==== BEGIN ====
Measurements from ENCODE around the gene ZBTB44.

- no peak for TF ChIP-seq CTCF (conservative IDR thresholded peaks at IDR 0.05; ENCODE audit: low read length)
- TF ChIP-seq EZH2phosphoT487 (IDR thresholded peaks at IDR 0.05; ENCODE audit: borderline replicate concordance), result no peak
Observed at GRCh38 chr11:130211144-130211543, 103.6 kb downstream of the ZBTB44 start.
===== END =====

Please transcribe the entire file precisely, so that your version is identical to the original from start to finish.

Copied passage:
Measurements from ENCODE around the gene ZBTB44.

- no peak for TF ChIP-seq CTCF (conservative IDR thresholded peaks at IDR 0.05; ENCODE audit: low read length)
- TF ChIP-seq EZH2phosphoT487 (IDR thresholded peaks at IDR 0.05; ENCODE audit: borderline replicate concordance), result no peak
Observed at GRCh38 chr11:130211144-130211543, 103.6 kb downstream of the ZBTB44 start.